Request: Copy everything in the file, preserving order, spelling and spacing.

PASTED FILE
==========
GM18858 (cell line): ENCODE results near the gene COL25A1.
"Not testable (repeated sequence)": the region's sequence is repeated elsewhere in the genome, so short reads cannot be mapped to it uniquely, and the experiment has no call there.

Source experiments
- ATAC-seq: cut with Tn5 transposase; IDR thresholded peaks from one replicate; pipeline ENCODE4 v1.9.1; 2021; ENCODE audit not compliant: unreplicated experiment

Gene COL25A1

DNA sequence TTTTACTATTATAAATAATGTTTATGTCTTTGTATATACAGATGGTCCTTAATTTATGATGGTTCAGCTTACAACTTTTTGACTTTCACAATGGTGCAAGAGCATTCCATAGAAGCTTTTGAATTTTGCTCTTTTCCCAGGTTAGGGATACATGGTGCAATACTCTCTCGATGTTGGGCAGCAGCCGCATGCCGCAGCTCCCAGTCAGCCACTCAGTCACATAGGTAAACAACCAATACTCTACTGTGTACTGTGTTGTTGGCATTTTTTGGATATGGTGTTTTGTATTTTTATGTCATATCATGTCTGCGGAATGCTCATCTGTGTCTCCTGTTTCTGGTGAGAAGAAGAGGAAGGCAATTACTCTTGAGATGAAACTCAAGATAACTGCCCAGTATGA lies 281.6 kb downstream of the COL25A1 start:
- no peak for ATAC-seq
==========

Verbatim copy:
GM18858 (cell line): ENCODE results near the gene COL25A1.
"Not testable (repeated sequence)": the region's sequence is repeated elsewhere in the genome, so short reads cannot be mapped to it uniquely, and the experiment has no call there.

Source experiments
- ATAC-seq: cut with Tn5 transposase; IDR thresholded peaks from one replicate; pipeline ENCODE4 v1.9.1; 2021; ENCODE audit not compliant: unreplicated experiment

Gene COL25A1

DNA sequence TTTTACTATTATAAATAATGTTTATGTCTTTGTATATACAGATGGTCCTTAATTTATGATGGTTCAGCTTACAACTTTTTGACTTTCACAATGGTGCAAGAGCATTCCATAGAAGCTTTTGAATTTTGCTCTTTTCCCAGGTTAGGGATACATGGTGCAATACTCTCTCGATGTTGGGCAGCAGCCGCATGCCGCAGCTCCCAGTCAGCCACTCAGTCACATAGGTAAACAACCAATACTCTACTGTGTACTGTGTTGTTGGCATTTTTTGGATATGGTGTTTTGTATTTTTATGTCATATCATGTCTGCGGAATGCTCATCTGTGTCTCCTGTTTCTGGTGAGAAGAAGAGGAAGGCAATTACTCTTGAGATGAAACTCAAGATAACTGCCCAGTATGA lies 281.6 kb downstream of the COL25A1 start:
- no peak for ATAC-seq